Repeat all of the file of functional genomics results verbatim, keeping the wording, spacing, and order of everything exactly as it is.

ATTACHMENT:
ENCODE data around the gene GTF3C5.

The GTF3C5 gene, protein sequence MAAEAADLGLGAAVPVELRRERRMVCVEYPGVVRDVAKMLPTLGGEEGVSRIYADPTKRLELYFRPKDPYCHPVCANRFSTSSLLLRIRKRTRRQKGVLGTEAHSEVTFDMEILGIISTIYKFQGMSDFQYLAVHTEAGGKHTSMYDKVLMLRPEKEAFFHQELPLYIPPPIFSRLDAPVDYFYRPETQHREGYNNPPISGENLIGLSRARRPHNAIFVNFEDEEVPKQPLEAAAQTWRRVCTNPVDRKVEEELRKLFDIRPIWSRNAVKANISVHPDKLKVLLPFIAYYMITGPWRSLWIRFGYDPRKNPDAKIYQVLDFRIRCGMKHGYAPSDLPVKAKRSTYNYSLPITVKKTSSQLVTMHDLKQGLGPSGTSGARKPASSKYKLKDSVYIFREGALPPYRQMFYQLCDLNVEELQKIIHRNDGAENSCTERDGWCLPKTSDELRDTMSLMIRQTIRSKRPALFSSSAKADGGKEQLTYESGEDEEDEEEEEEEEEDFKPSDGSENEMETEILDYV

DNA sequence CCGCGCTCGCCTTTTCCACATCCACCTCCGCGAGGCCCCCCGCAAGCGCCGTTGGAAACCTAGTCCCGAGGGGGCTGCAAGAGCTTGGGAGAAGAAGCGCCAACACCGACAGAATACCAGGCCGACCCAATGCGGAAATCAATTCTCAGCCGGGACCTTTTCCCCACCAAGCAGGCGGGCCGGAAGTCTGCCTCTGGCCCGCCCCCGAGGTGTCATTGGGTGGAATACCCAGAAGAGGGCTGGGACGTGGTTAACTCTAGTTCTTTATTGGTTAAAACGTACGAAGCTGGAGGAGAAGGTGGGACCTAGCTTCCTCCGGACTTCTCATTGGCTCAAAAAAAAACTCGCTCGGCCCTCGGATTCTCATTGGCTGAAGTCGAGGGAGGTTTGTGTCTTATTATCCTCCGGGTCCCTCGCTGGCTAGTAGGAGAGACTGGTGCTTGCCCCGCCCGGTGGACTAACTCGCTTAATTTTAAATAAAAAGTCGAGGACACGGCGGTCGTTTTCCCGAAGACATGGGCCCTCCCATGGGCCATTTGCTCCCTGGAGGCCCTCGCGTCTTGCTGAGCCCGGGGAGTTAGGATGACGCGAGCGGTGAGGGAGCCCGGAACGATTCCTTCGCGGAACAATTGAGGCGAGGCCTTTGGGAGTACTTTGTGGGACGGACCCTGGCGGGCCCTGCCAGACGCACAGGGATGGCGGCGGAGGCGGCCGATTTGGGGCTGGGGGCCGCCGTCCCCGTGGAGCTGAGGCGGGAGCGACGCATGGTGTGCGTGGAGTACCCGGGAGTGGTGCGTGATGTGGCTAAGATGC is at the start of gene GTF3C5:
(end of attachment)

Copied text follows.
ENCODE data around the gene GTF3C5.

The GTF3C5 gene, protein sequence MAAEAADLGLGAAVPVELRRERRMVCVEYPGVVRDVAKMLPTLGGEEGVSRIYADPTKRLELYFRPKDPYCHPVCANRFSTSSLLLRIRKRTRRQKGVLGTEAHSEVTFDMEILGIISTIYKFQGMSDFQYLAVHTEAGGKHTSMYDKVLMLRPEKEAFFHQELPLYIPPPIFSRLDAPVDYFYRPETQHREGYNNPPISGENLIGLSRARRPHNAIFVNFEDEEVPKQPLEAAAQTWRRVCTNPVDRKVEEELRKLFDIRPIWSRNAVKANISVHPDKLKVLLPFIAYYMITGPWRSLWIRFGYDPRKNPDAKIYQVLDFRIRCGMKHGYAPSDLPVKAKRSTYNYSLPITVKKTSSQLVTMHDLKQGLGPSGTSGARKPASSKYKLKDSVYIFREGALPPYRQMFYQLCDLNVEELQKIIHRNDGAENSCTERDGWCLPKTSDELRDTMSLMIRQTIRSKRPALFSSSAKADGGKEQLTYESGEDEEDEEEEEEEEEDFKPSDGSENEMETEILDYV

DNA sequence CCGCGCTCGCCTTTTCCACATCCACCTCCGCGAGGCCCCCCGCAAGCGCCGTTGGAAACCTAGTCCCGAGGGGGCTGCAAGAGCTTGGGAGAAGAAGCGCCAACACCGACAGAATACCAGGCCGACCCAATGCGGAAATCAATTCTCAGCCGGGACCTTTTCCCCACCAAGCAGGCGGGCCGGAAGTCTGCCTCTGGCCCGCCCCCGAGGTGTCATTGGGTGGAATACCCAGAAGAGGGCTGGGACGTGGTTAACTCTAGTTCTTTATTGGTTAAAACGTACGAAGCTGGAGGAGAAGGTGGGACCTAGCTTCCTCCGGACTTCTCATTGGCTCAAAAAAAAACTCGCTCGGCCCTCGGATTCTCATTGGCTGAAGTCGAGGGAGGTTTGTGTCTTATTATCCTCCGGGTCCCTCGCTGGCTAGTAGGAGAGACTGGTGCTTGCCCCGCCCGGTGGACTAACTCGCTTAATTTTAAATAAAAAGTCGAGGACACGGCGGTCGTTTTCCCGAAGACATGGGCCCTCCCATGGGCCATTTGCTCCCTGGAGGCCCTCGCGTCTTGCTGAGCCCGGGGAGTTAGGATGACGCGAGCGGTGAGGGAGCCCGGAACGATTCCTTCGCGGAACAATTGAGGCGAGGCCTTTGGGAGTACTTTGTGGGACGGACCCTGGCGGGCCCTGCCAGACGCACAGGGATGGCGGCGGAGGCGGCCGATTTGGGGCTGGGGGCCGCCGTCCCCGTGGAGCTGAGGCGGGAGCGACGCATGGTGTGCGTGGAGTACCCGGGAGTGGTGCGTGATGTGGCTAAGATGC is at the start of gene GTF3C5: